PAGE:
Global stock markets remain hugely volatile as concerns over rocketing inflation grow. But as someone who invests for the long term, I’m not panicking.
I plan to continue buying UK shares I think will deliver outstanding shareholder returns in the years ahead. With this in mind here is what I consider to be one of the best FTSE 100 stocks to buy following recent share price weakness.
The sportswear revolution
The rise of ‘athleisure’ has been one of the fashion revolutions of the past decade. The widespread switch to sports casual clothing has been fuelled in large part by the global interest in staying fit and healthy, as well as comfortable. Covid-19 lockdowns more recently have given the segment extra fuel too as people dropped formal officewear for sweatpants, hoodies and the like.
People might be returning to the workplace but athleisure is tipped to continue growing strongly. Viewing changes to the way inflation will be calculated going forward will give us an idea of shifting consumer tastes. Today, the Office for National Statistics (ONS) said men’s suits are to be removed from the basket of 700-odd items that is used to calculate prices rises.
The shake-up will see sports bras enter the basked for the first time too. And crop tops will be added as well. Changes to the measurement illustrate how demand for formalwear is sinking as flexible working practices grow. They also show how demand for fitness clothing continues to pick up as the exercise boom continues.
A bargain FTSE 100 stock
Monday’s news is clearly a good omen for JD Sports Fashion (LSE: JD). The retailer is a giant in the athleisure segment and has a robust record of annual profits growth. That’s barring a 6% bottom-line reversal in the financial year to January 2021 when Covid-19 caused its stores to close and pushed up costs.
City analysts expect JD Sports to immediately return to delivering sustained profits growth following this hiccup. An 81% earnings surge is anticipated for the year just ended January 2022. And modest rises of 2% and 7% are forecast for this year and next respectively.
It seems to me that these forecasts make JD Sports a brilliant bargain stock today. Following recent share price falls the FTSE 100 retailer now trades on a forward price-to-earnings (P/E) ratio of 12 times. This is well below its pre-pandemic multiple above 20 times.
Why I’d buy JD Sports
The JD Sports share price has fallen more than a third since the start of 2022. It’s a descent that reflects the threat that soaring inflation across its global territories poses to profits. In its core UK and Ireland market, for example, consumer confidence just slumped to 13-month lows, according to GfK.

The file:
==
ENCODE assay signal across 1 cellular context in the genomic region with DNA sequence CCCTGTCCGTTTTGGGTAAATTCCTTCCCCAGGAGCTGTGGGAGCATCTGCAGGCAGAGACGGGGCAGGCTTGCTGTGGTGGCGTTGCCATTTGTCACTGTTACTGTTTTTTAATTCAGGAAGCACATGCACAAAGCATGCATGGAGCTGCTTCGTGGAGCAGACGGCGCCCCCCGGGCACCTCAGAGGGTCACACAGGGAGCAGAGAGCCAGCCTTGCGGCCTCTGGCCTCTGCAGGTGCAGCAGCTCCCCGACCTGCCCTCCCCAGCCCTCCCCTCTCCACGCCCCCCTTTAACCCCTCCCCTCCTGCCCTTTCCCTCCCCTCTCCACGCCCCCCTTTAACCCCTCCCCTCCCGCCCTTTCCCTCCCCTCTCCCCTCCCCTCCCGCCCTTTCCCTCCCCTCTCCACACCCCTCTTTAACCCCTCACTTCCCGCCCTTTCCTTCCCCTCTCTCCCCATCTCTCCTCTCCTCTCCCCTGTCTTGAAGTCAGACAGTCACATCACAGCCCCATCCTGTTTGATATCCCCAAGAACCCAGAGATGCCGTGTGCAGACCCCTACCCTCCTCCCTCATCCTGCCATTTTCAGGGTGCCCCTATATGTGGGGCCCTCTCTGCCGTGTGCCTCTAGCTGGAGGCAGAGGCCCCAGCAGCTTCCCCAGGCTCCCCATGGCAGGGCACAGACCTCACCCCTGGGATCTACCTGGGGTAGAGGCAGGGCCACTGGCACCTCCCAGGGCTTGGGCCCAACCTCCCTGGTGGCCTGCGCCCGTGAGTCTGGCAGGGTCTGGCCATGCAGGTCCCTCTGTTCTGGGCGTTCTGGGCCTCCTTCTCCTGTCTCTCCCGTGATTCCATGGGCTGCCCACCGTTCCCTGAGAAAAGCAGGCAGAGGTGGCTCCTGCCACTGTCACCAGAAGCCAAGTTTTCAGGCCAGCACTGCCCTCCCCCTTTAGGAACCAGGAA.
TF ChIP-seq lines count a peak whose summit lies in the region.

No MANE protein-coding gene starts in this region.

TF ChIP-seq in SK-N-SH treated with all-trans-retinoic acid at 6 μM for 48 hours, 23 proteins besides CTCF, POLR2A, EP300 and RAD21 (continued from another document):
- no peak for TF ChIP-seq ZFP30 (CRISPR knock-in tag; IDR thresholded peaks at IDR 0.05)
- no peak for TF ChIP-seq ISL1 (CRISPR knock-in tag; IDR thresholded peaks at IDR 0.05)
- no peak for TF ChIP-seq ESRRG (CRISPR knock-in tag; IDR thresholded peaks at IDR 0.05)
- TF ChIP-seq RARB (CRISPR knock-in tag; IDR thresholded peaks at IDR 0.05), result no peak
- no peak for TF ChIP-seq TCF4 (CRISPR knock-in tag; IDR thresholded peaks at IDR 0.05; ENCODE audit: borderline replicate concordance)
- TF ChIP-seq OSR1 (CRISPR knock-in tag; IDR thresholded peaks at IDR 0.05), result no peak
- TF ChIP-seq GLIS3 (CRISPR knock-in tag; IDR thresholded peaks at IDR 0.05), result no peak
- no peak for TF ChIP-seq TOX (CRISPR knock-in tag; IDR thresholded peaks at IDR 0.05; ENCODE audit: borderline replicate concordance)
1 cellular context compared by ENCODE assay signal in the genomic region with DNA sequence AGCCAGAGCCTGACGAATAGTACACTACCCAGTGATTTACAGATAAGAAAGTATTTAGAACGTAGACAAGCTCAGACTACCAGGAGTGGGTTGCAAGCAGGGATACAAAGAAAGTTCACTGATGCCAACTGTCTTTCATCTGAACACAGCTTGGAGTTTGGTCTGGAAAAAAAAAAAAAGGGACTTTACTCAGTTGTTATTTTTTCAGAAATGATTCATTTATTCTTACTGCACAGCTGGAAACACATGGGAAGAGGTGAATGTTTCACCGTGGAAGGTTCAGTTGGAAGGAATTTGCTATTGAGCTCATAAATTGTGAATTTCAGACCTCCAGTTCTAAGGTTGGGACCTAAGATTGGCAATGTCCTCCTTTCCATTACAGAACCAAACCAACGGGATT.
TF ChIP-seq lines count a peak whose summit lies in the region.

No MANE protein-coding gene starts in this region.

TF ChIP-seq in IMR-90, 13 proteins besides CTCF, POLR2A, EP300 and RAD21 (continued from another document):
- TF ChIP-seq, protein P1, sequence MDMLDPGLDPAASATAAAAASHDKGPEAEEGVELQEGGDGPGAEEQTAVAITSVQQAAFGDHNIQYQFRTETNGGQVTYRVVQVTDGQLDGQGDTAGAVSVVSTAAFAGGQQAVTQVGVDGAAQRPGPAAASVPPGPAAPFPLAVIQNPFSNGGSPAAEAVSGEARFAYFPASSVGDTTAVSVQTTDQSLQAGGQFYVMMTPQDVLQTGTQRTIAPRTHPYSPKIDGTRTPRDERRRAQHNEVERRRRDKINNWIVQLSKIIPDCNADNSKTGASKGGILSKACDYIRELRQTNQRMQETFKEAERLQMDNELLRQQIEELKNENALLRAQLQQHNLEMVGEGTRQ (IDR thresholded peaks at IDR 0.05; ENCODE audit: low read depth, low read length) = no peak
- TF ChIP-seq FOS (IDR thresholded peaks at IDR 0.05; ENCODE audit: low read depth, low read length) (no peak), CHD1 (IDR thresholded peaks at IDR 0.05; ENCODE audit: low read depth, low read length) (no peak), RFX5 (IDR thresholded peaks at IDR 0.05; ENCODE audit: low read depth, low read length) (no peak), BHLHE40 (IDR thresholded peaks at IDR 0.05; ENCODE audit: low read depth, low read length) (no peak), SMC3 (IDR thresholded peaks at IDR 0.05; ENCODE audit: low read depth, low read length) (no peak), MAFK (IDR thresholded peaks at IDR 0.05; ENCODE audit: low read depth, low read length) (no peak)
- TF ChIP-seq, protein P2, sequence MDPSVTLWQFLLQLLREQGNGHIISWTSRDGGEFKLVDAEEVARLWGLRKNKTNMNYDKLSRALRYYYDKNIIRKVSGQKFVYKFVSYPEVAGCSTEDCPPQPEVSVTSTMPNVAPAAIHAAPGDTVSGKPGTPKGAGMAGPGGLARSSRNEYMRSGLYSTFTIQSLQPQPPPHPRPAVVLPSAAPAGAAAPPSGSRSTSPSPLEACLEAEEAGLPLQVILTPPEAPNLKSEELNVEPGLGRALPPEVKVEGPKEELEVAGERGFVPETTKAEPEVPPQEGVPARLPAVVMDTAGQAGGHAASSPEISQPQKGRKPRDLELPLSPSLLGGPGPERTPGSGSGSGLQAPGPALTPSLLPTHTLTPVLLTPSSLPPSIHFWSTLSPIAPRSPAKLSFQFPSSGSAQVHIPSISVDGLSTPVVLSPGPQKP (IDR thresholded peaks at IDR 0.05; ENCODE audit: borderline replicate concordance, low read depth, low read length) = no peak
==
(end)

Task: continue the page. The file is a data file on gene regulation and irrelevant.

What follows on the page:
There are certain advantages JD has in its locker however, that may help it to weather the storm. Thanks to its reputation as the go-to place for popular casual fashion, JD has built a large and loyal customer base. It should also benefit from the star power of heavyweight brands including Nike and Adidas, the labels that remain in high demand even when times get tough.
I’d buy JD Sports as I think its ongoing global store expansion programme could deliver outstanding long-term returns. While I think its popular online channel will produce huge rewards in the e-commerce age.
Cybersecurity is surging, with experts predicting that the cybersecurity market will reach US$366 billion by 2028 — more than double what it is today!
And with that kind of growth, this North American company stands to be the biggest winner.
Because their patented “self-repairing” technology is changing the cybersecurity landscape as we know it…
We think it has the potential to become the next famous tech success story.
In fact, we think it could become as big… or even BIGGER than Shopify.
2 top growth stocks down 20% in a month that I think are undervalued buys!
How I’d invest £700 in FTSE All Share stocks right now
3 FTSE 100 stocks that could significantly grow my wealth by 2030!
Down 20%, should I act on the JD Sports share price?
Royston Wild has no position in any of the shares mentioned. The Motley Fool UK has no position in any of the shares mentioned. Views expressed on the companies mentioned in this article are those of the writer and therefore may differ from the official recommendations we make in our subscription services such as Share Advisor, Hidden Winners and Pro. Here at The Motley Fool we believe that considering a diverse range of insights makes us better investors.